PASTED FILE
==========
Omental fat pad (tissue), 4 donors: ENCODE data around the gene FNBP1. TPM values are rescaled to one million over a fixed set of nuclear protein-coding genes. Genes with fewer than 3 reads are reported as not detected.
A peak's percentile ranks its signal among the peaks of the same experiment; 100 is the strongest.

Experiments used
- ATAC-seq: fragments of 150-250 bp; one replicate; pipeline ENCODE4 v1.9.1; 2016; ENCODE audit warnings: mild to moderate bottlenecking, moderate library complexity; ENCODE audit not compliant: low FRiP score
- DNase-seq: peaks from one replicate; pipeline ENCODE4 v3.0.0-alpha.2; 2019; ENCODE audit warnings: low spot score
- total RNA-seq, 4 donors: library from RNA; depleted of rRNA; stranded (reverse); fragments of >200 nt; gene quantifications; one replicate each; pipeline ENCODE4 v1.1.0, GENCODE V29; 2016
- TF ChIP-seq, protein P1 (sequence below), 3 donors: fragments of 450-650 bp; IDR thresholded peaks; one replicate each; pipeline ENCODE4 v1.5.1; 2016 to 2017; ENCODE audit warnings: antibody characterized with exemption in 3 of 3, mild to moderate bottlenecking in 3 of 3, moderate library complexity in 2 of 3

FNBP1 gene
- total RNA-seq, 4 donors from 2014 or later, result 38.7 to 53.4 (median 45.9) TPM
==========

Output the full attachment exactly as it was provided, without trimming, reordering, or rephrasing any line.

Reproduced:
Omental fat pad (tissue), 4 donors: ENCODE data around the gene FNBP1. TPM values are rescaled to one million over a fixed set of nuclear protein-coding genes. Genes with fewer than 3 reads are reported as not detected.
A peak's percentile ranks its signal among the peaks of the same experiment; 100 is the strongest.

Experiments used
- ATAC-seq: fragments of 150-250 bp; one replicate; pipeline ENCODE4 v1.9.1; 2016; ENCODE audit warnings: mild to moderate bottlenecking, moderate library complexity; ENCODE audit not compliant: low FRiP score
- DNase-seq: peaks from one replicate; pipeline ENCODE4 v3.0.0-alpha.2; 2019; ENCODE audit warnings: low spot score
- total RNA-seq, 4 donors: library from RNA; depleted of rRNA; stranded (reverse); fragments of >200 nt; gene quantifications; one replicate each; pipeline ENCODE4 v1.1.0, GENCODE V29; 2016
- TF ChIP-seq, protein P1 (sequence below), 3 donors: fragments of 450-650 bp; IDR thresholded peaks; one replicate each; pipeline ENCODE4 v1.5.1; 2016 to 2017; ENCODE audit warnings: antibody characterized with exemption in 3 of 3, mild to moderate bottlenecking in 3 of 3, moderate library complexity in 2 of 3

FNBP1 gene
- total RNA-seq, 4 donors from 2014 or later, result 38.7 to 53.4 (median 45.9) TPM